The ACCC today announced a settlement with Qantas for the ‘ghost flights’ debacle. It is a negotiated result of court action launched by the regulator in 2023, seeking hundreds of millions in compensation and damages. So what’s the scam?

The scam is that, once again, Qantas and its management are off the hook, and Qantas customers end up paying the bill. The ACCC has backed down in return for $20M in compensation and a $100M fine, which Qantas will claim as a cost and, in effect, pass on for future customers to pay. The settlement is subject to court approval.

In short, Qantas deliberately deceived 86,597 customers into booking and paying for flights already cancelled and, in many cases, did not immediately notify customers of the cancellations. It was fraud on a grand scale, yet the corporate regulator prefers to let it fly (sorry) without the individuals who committed it being held responsible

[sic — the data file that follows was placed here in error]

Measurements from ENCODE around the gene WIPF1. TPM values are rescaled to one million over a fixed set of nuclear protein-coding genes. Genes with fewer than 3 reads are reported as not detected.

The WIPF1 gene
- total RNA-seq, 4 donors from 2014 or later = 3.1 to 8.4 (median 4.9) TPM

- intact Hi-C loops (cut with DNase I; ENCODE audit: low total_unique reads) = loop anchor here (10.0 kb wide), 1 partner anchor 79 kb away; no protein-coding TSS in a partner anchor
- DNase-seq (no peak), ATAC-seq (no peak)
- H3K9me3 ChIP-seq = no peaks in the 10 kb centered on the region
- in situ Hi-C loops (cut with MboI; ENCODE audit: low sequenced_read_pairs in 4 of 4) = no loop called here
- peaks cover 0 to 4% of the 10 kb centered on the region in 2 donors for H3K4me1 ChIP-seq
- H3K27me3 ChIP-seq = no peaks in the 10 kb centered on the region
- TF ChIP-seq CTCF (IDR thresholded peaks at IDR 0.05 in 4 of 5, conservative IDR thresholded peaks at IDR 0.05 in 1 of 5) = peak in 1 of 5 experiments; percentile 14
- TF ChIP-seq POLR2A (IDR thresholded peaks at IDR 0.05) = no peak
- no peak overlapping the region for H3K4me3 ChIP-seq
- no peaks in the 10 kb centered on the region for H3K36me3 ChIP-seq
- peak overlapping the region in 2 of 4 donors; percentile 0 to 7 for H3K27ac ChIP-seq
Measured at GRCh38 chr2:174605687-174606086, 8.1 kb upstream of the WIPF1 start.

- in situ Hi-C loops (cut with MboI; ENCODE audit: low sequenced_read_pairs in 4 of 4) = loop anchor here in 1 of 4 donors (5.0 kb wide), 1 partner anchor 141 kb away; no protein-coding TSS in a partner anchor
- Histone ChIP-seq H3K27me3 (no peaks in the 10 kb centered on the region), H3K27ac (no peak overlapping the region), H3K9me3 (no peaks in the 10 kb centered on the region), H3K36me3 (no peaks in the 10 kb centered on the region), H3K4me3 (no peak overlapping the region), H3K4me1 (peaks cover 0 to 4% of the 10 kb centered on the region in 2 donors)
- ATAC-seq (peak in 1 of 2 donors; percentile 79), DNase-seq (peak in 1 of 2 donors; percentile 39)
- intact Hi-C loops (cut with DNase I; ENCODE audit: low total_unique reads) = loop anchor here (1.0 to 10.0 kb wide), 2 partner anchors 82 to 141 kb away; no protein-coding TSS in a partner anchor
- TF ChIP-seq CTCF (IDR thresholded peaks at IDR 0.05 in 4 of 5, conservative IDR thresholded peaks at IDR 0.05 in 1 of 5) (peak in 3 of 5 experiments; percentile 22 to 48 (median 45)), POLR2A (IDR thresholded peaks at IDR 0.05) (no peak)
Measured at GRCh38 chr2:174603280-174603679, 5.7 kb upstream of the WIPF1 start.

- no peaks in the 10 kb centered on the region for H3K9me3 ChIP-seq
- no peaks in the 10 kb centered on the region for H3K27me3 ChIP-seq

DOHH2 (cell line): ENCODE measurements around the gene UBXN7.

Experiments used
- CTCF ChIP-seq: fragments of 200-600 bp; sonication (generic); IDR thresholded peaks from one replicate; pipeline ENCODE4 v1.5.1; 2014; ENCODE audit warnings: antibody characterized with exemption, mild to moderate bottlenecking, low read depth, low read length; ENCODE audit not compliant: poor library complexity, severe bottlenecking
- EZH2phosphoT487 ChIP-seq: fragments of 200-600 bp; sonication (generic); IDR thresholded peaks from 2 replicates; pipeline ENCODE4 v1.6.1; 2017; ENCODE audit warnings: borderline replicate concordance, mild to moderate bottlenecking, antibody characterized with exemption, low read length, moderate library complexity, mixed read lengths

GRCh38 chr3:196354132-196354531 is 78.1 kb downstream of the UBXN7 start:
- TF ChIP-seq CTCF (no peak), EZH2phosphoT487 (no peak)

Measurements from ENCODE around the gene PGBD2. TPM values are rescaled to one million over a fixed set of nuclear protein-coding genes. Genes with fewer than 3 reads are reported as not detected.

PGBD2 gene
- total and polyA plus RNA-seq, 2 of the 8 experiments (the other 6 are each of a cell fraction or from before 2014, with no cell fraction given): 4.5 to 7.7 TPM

The compensation of $225 for domestic and $450 for international passengers affected will be fine for some and woefully inadequate for others whose plans were thwarted by the airline’s callous behaviour. The total compensation bill is less than ex-CEO Alan Joyce’s annual ‘compensation’ before his departure last year.

Joyce’s successor, Vanessa Hudson, who was the CFO at the time of the fraudulent activity and must have known what was happening, gets the credit for “engaging with the regulator.” The ACCC pats itself on the back, with ACCC Chair Gina Cass-Gottlieb stating that the settlement will “send a strong deterrence message to other companies… [and] ensure that companies operating in Australia communicate clearly, accurately and honestly with their customers…”

Meanwhile, Qantas shareholders, board and senior management can breathe a sigh of relief. The share price barely budged on the announcement, down 4 cents (0.68%) today.

Qantas shows how much it cares about its customers, sorry, shareholders

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